That all changed between 1981 and 1983 when a limited number of CB1100Rs became available. These bikes didn’t just go fast, they looked fast. Their sole purpose was to win production races and put the Honda name back on the podium. They were ‘homologation specials’: bikes made for racing but, to qualify for their class of racing, a certain number had to be sold.
Honda was particularly keen to win the Castrol 6-Hour both in Australia and in New Zealand. CB1100Rs were never available in the US. In the day, production bike wins brought traffic into showrooms. Mick Cole and Malcolm Campbell won the ’81 race in NZ and future world champion Wayne Gardner along with Wayne Clarke won the Australian race in ’82. In fact, CB1100Rs filled six of the first eight places.
Given that the purpose of the bike was to win races, you wouldn’t expect it to win any beauty competitions. Honda, though, had clearly forgotten how to do ‘ugly’ and the CB1100R was a visual stunner with its distinctive red, white and blue paintwork.
Arguably the least attractive of the three versions available during the short time they were produced was the RB model of ’81 which was distinguished by its round headlight, half-fairing and solo seat. To get around supplementary regulations for ’82 which required a full seat, Honda gave the RC a removable seat cowl.
This was complemented by an aluminium tank and a full fairing which housed a square headlight. The last of the breed, the RD, featured a square-section swingarm and a slightly revised fairing.
The full-faired versions of the 1100R were the prettiest but the fairing wasn’t hiding anything of which Honda would be ashamed. Behind the glass was the already attractive CB1100 mill but with gold alloy highlight features.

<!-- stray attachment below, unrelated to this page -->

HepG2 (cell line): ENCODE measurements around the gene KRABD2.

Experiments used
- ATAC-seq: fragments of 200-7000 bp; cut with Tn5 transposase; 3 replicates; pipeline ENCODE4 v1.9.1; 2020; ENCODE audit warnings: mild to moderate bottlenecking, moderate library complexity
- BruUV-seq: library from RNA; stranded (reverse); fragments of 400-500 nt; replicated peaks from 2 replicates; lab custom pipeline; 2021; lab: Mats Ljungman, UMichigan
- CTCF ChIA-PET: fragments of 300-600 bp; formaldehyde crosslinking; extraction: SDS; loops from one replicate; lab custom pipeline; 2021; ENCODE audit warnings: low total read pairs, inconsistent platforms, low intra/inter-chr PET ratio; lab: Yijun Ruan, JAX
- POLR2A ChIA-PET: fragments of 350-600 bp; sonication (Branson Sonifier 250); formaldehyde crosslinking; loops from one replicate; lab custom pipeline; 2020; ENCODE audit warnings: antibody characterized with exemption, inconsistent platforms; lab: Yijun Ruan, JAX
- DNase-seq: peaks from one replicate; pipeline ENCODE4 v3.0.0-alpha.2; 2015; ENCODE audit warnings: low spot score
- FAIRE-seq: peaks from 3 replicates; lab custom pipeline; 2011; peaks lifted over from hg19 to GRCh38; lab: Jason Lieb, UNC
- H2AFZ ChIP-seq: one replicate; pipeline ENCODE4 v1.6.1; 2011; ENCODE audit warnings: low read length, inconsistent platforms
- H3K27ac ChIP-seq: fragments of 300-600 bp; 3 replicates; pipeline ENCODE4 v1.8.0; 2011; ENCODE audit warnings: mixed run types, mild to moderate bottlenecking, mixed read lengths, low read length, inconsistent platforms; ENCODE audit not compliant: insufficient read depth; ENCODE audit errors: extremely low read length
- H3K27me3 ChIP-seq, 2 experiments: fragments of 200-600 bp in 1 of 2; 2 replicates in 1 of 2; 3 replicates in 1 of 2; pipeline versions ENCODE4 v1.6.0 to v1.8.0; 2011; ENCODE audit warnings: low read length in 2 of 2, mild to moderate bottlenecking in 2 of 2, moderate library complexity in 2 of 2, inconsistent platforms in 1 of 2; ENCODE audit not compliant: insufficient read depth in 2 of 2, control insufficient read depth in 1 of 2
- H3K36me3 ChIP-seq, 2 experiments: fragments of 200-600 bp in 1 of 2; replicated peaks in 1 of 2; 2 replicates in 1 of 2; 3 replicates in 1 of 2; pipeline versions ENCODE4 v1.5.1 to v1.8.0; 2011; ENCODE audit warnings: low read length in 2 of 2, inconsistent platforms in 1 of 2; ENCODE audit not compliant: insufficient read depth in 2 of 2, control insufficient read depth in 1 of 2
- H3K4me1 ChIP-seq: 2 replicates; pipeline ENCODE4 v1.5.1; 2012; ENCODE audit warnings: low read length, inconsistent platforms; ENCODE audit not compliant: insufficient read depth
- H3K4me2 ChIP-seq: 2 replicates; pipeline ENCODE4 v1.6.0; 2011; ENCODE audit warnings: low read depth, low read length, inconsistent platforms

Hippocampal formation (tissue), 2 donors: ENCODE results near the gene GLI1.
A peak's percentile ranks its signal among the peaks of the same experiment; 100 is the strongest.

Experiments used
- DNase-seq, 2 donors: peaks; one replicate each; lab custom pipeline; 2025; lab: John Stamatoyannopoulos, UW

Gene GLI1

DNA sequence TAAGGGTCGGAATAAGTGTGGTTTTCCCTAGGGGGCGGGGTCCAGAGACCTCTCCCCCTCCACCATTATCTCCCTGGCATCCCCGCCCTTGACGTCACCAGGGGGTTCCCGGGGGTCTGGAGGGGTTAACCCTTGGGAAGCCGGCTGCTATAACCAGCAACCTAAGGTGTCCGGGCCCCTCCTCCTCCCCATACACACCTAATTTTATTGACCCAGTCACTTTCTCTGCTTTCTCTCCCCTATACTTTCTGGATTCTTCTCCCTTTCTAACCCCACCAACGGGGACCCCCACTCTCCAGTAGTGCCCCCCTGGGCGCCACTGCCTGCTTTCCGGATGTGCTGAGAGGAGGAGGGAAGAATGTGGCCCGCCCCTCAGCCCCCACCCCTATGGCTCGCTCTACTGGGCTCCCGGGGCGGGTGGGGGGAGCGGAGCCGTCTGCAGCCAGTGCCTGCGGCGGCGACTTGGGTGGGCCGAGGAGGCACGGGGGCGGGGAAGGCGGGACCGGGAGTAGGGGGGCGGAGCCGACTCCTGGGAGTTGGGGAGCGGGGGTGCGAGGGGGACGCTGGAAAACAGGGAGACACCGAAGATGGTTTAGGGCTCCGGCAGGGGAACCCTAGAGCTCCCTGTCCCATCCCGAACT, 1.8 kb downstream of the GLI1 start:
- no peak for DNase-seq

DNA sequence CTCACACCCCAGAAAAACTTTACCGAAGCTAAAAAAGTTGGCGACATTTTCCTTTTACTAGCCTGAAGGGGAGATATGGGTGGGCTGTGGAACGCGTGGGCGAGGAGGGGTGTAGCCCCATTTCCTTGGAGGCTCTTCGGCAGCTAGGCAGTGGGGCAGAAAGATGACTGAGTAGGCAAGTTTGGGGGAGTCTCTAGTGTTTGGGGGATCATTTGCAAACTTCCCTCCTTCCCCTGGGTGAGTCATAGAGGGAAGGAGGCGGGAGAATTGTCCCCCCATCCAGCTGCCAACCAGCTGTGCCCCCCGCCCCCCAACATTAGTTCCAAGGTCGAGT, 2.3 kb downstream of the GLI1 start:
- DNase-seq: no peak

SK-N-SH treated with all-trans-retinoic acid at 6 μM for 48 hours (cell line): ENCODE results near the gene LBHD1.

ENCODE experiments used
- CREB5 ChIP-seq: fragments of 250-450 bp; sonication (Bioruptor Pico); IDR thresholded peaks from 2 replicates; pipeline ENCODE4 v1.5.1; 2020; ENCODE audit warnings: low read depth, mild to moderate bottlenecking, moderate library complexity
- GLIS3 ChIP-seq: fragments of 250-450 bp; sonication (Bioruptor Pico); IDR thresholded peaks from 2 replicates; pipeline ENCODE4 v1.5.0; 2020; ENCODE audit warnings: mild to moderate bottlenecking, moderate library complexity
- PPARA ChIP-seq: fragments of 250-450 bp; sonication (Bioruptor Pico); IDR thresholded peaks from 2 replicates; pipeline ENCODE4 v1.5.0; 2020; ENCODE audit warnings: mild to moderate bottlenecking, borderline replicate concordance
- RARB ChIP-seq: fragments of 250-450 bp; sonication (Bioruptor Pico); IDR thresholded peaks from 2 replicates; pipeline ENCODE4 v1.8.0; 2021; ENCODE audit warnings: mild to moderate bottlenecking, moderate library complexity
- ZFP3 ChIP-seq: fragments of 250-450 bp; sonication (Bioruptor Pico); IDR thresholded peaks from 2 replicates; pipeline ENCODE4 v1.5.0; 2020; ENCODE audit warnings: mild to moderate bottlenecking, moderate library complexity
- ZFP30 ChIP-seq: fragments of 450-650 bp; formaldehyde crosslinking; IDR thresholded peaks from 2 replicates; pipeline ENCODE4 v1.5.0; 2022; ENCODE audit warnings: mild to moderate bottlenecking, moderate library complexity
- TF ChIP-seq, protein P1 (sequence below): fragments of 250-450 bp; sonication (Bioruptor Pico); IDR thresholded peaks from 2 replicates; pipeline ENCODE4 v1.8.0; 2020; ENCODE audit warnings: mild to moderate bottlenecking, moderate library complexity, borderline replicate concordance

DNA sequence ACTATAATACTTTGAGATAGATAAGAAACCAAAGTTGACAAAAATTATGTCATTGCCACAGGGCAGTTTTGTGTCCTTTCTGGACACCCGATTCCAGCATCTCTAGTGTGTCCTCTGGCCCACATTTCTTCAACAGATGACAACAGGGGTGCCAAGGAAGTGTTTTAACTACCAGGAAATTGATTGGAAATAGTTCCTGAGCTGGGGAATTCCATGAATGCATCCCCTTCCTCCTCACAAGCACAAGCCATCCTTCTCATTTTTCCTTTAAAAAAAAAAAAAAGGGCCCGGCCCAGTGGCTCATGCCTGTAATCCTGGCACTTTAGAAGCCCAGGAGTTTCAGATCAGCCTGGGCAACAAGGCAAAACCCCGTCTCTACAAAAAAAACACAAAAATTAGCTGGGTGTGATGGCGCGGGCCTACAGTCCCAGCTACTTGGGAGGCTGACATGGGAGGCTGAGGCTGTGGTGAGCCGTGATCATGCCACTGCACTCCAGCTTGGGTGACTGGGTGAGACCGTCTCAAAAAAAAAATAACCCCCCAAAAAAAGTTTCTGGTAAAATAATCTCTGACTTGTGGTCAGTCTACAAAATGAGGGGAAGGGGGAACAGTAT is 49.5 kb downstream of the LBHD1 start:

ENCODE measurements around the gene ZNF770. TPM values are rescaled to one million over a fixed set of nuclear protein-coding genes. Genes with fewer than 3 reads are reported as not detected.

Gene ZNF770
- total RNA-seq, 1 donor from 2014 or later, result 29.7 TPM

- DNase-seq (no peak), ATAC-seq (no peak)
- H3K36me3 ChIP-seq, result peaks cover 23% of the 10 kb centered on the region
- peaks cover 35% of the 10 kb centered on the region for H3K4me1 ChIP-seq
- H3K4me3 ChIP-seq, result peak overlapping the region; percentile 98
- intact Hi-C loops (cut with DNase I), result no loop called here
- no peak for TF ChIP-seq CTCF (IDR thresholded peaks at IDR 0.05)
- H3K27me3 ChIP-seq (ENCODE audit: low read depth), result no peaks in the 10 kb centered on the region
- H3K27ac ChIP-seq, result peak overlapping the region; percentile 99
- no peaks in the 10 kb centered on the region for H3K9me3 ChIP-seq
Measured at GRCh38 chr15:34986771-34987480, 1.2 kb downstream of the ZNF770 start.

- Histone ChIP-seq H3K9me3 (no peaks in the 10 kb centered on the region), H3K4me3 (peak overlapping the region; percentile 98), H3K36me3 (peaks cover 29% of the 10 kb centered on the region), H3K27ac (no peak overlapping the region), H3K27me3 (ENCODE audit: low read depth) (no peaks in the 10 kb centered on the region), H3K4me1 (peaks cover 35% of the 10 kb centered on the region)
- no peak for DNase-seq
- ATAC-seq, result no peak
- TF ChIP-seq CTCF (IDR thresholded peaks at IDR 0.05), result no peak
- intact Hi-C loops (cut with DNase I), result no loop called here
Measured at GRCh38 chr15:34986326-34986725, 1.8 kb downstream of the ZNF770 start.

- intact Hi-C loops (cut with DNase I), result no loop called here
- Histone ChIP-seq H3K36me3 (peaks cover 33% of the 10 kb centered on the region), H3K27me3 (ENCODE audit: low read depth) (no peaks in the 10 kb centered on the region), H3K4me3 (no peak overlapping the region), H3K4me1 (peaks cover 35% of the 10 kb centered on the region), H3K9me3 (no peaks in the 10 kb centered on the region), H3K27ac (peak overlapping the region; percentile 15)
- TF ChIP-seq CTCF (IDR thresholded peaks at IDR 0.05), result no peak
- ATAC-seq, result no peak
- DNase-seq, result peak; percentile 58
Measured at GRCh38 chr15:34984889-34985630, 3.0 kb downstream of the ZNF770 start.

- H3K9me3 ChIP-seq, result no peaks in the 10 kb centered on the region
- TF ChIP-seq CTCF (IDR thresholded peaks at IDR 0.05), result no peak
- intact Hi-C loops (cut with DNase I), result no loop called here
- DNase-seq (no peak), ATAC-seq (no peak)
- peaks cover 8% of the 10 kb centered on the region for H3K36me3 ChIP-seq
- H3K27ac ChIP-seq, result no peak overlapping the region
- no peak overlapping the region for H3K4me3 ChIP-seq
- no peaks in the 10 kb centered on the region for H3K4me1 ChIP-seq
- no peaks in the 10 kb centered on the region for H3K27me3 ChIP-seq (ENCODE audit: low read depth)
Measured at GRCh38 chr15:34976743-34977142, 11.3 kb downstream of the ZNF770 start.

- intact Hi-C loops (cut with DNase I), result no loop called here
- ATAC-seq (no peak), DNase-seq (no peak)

These bikes are now rare and becoming very expensive. One reason for this was low production numbers: 1050 for the RB, 1500 for the RC and 1500 for the RD. Honda thought they were beautiful as well and revisits the theme of the CB1100R on a regular basis. There’s a prototype 2021 version currently under evaluation.
The CB1100R is a big, comfortable and fast ride. Engine modifications included reducing the weight of the flywheel so it spins up freely and you need to get used to reduced flywheel effect when braking for corners. Relative to its eventual road-going cousin, the CB1100F, it feels a little like a two-stroke.
The fairing works best when a racing crouch is assumed and the protection offered suggests much work was done on the shape of the fairing and the subsequent shape of the rear of the seat.
Race engines aren’t built for endurance, making the CB1100R less-than-ideal as a day-to-day ride which is another reason why they’re so rare on the roads. Their performance was swamped after ’83 but in the brief window of opportunity they had, they were the best of the best.